Train strikes 2023: Everything you need to know about rail walk-outs for June

Industrial action is blighting sports fans heading for Wembley’s FA Cup Final and the Epsom Derby

Simon Calder
Travel Correspondent
Friday 02 June 2023 06:48 BST
What strikes are coming up across the UK?

The next series of national rail strikes is under way, mainly affecting travellers in England – including families who were hoping to go by train during the half-term holiday, as well as commuters.

Both of the main rail unions have called walk-outs this week, with disruption continuing until Sunday 4 June – impacting sports fans travelling to the FA Cup Final in Wembley as well as the Epsom Derby.

The industrial action is part of a long and bitter dispute over pay and working arrangements that began in June 2022. Rail workers are demanding a decent pay increase with no strings attached, while the train operators – and ministers, who will sign off the final deal – say a modest wage rise is possible only with changes to increase productivity.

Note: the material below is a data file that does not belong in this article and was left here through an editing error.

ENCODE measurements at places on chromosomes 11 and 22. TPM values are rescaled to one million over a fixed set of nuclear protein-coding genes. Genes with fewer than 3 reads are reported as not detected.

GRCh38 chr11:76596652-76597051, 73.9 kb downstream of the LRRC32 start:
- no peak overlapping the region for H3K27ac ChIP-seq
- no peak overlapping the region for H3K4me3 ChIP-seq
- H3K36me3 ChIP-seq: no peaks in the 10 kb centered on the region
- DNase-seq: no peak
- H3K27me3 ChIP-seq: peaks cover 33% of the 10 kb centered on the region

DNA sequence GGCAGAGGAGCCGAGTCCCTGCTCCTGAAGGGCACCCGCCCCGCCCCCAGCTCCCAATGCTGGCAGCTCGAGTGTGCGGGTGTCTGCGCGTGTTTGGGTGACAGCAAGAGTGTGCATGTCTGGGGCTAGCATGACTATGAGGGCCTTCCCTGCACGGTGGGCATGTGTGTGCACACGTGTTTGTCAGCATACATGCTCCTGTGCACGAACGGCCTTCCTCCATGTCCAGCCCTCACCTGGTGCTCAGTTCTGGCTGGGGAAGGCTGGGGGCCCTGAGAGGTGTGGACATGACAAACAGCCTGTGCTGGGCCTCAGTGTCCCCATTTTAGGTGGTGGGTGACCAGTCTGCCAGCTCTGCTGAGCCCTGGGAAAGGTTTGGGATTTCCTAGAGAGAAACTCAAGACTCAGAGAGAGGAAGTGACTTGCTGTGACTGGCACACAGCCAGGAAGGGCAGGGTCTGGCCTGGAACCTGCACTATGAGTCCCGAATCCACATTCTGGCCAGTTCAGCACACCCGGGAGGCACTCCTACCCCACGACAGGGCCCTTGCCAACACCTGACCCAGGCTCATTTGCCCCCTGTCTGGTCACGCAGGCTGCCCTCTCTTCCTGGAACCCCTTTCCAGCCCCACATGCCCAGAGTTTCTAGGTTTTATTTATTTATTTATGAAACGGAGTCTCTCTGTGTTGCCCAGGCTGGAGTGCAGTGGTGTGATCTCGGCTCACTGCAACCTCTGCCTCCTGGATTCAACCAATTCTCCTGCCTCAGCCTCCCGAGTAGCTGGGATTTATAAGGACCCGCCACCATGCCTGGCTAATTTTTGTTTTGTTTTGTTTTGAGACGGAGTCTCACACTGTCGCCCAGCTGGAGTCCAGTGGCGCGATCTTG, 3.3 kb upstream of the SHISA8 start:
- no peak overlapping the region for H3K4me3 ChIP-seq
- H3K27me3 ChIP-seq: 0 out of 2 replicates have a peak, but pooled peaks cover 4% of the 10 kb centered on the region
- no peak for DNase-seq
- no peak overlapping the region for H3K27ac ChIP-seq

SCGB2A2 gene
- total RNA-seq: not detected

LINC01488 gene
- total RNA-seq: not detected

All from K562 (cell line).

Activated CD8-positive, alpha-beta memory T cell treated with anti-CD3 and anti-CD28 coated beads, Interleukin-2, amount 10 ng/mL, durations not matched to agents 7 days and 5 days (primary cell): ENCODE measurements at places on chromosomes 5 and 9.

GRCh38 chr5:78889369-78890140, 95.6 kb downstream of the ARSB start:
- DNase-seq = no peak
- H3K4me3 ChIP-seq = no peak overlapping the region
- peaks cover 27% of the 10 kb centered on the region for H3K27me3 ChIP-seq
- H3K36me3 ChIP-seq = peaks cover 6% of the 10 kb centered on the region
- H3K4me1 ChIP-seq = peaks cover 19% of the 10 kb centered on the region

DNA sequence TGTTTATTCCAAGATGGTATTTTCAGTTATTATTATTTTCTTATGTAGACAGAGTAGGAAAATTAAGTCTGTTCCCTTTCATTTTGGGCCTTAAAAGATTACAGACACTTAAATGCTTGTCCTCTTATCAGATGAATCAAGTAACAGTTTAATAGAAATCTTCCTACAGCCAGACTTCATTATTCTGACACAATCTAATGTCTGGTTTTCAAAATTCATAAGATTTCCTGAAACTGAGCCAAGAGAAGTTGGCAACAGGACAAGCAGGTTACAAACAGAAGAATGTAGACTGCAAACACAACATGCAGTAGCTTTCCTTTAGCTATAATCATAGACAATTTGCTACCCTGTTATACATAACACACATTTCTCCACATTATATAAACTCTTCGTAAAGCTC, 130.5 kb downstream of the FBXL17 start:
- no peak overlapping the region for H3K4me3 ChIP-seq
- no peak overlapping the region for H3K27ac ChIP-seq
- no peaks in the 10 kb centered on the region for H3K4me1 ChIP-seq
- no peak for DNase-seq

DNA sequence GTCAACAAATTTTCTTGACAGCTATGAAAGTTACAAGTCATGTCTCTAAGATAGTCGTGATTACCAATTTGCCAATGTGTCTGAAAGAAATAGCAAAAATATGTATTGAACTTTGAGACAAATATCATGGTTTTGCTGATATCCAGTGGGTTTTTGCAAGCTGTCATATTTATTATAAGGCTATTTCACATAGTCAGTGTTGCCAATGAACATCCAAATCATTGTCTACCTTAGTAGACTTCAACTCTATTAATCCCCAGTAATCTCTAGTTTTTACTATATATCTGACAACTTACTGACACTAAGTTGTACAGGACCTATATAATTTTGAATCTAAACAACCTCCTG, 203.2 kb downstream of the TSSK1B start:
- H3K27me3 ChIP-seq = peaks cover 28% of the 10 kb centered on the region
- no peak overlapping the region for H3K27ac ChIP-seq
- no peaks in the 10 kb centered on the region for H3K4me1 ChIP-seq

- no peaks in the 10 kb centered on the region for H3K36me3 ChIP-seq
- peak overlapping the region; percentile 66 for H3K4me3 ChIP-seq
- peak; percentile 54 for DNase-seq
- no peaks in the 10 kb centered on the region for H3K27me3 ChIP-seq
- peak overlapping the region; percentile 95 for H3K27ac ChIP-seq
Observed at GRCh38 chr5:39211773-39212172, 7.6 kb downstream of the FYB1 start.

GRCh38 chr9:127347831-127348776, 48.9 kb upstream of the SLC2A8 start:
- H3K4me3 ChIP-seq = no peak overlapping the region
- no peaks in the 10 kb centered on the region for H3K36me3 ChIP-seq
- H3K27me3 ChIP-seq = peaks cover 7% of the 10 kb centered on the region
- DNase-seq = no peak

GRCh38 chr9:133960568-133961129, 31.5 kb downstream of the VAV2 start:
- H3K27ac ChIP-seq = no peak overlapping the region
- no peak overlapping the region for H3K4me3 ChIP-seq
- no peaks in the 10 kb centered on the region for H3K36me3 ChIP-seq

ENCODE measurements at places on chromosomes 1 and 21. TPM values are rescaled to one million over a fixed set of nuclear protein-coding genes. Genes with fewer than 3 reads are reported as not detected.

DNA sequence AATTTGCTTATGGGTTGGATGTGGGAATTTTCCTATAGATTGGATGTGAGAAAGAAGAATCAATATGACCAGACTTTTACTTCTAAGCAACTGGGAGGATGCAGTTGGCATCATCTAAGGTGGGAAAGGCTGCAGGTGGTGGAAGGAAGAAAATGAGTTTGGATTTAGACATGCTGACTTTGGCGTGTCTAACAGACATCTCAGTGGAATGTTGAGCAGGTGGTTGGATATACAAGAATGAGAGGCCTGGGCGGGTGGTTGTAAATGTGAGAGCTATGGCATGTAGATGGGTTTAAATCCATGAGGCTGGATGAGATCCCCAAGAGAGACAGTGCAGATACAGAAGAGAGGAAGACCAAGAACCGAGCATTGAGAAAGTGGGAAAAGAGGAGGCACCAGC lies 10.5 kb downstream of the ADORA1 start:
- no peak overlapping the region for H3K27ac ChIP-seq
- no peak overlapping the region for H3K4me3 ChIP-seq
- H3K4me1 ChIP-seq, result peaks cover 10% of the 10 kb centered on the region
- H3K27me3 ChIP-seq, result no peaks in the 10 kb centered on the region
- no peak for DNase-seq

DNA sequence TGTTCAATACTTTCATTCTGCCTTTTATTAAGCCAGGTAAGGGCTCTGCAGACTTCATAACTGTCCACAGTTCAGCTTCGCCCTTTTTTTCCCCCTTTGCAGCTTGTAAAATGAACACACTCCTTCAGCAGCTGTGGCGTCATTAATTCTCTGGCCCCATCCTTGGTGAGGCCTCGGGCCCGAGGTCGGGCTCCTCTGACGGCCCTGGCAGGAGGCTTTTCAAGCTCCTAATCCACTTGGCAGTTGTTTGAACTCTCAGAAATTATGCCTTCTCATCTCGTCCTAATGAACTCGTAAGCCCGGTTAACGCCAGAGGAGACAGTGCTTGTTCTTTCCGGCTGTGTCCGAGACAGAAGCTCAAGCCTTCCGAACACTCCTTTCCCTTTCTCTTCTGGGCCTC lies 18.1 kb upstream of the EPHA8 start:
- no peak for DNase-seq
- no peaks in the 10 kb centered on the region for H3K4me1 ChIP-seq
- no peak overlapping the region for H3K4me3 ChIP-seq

On Wednesday 31 May and Saturday 3 June, train drivers belonging to Aslef are stopping work at more than a dozen operators, including all the key long-distance and commuter rail firms.

The RMT has called a strike by members working at 14 train operators on Friday 2 June.

In the past year, national rail strikes have caused problems for tens of millions of train passengers. Stoppages have been called frequently, causing massive disruption and making advance travel planning difficult.

The main rail union, the RMT, has staged walk-outs on 24 days in the current wave of strikes, with Aslef stopping work on 10 previous occasions.

These are the key questions and answers.

Who is striking and when?

Aslef instructed all its train driver members working for 16 train operators to strike on Wednesday 31 May and Saturday 3 June.

The train firms are those contracted by the Department for Transport. They include the leading intercity operators:

  • Avanti West Coast
  • CrossCountry